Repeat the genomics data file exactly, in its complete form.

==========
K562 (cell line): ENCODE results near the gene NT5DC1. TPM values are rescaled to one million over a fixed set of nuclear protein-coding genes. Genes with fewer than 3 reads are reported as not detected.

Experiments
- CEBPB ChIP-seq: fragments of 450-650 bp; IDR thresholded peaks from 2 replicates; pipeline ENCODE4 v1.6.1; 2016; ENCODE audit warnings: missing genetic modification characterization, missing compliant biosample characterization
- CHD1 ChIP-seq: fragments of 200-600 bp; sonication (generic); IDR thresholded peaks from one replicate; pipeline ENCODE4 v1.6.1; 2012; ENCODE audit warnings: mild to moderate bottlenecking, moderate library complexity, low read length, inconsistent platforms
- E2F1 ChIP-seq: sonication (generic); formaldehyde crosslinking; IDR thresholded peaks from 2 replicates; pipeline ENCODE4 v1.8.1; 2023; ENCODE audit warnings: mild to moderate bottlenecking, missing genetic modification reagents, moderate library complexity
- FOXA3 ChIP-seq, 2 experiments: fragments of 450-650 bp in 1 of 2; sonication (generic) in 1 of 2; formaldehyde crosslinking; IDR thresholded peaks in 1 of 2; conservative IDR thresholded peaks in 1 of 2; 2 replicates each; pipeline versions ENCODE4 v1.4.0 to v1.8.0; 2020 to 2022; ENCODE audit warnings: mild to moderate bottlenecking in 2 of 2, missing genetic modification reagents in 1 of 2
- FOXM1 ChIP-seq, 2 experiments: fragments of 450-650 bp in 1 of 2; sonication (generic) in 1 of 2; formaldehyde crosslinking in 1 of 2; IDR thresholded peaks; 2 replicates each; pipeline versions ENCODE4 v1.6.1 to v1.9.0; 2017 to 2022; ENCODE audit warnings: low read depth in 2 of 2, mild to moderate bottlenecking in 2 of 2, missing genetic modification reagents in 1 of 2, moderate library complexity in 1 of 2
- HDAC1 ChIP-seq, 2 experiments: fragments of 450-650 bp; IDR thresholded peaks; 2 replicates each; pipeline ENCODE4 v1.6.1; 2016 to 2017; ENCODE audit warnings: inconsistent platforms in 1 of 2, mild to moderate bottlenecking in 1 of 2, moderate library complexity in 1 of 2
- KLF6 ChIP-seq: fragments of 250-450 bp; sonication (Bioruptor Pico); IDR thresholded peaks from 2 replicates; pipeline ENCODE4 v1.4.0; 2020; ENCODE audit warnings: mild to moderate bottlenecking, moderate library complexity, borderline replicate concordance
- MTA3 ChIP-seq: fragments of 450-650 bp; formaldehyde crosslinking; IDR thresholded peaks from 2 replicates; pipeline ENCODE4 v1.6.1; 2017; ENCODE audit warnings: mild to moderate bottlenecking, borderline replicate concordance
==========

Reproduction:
K562 (cell line): ENCODE results near the gene NT5DC1. TPM values are rescaled to one million over a fixed set of nuclear protein-coding genes. Genes with fewer than 3 reads are reported as not detected.

Experiments
- CEBPB ChIP-seq: fragments of 450-650 bp; IDR thresholded peaks from 2 replicates; pipeline ENCODE4 v1.6.1; 2016; ENCODE audit warnings: missing genetic modification characterization, missing compliant biosample characterization
- CHD1 ChIP-seq: fragments of 200-600 bp; sonication (generic); IDR thresholded peaks from one replicate; pipeline ENCODE4 v1.6.1; 2012; ENCODE audit warnings: mild to moderate bottlenecking, moderate library complexity, low read length, inconsistent platforms
- E2F1 ChIP-seq: sonication (generic); formaldehyde crosslinking; IDR thresholded peaks from 2 replicates; pipeline ENCODE4 v1.8.1; 2023; ENCODE audit warnings: mild to moderate bottlenecking, missing genetic modification reagents, moderate library complexity
- FOXA3 ChIP-seq, 2 experiments: fragments of 450-650 bp in 1 of 2; sonication (generic) in 1 of 2; formaldehyde crosslinking; IDR thresholded peaks in 1 of 2; conservative IDR thresholded peaks in 1 of 2; 2 replicates each; pipeline versions ENCODE4 v1.4.0 to v1.8.0; 2020 to 2022; ENCODE audit warnings: mild to moderate bottlenecking in 2 of 2, missing genetic modification reagents in 1 of 2
- FOXM1 ChIP-seq, 2 experiments: fragments of 450-650 bp in 1 of 2; sonication (generic) in 1 of 2; formaldehyde crosslinking in 1 of 2; IDR thresholded peaks; 2 replicates each; pipeline versions ENCODE4 v1.6.1 to v1.9.0; 2017 to 2022; ENCODE audit warnings: low read depth in 2 of 2, mild to moderate bottlenecking in 2 of 2, missing genetic modification reagents in 1 of 2, moderate library complexity in 1 of 2
- HDAC1 ChIP-seq, 2 experiments: fragments of 450-650 bp; IDR thresholded peaks; 2 replicates each; pipeline ENCODE4 v1.6.1; 2016 to 2017; ENCODE audit warnings: inconsistent platforms in 1 of 2, mild to moderate bottlenecking in 1 of 2, moderate library complexity in 1 of 2
- KLF6 ChIP-seq: fragments of 250-450 bp; sonication (Bioruptor Pico); IDR thresholded peaks from 2 replicates; pipeline ENCODE4 v1.4.0; 2020; ENCODE audit warnings: mild to moderate bottlenecking, moderate library complexity, borderline replicate concordance
- MTA3 ChIP-seq: fragments of 450-650 bp; formaldehyde crosslinking; IDR thresholded peaks from 2 replicates; pipeline ENCODE4 v1.6.1; 2017; ENCODE audit warnings: mild to moderate bottlenecking, borderline replicate concordance